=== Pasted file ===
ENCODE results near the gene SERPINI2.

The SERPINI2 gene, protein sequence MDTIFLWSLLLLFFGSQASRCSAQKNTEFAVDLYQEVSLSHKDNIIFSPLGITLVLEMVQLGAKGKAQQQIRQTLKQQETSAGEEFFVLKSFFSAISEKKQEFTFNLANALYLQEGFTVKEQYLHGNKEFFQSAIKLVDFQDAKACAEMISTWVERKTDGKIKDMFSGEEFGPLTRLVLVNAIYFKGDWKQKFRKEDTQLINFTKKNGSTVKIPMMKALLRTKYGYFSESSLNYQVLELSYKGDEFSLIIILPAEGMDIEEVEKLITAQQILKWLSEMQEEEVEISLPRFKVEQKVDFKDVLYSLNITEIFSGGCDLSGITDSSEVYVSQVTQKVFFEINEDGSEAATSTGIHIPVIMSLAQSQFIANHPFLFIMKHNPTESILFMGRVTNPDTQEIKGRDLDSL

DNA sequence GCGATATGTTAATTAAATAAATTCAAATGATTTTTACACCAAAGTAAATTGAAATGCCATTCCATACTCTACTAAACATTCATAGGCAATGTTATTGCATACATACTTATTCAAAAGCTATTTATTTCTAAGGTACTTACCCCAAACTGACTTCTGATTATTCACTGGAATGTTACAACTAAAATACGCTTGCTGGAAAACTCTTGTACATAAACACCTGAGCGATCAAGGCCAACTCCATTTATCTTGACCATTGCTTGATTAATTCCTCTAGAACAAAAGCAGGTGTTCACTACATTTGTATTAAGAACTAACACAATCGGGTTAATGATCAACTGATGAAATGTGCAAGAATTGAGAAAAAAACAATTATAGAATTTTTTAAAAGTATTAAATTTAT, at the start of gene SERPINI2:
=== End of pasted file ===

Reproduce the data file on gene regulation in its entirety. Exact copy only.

ENCODE results near the gene SERPINI2.

The SERPINI2 gene, protein sequence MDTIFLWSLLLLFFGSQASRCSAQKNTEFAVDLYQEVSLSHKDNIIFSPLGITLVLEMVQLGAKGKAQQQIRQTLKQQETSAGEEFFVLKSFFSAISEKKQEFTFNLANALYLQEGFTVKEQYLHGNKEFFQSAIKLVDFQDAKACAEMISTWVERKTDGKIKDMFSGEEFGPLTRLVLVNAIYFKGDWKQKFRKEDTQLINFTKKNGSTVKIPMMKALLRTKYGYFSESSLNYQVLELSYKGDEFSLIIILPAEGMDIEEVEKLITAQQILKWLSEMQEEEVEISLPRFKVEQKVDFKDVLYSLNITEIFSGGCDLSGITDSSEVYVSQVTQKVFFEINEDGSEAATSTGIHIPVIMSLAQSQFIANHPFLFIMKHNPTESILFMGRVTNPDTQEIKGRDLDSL

DNA sequence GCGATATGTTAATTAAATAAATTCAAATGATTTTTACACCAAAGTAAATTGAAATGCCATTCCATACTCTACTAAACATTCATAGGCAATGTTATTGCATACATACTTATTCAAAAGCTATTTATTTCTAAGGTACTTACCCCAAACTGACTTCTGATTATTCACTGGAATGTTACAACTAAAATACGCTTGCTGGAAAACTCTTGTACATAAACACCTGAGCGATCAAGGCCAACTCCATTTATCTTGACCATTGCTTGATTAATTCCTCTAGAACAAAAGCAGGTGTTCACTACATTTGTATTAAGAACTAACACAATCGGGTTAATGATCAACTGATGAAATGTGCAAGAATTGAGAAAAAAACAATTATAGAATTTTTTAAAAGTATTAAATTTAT, at the start of gene SERPINI2: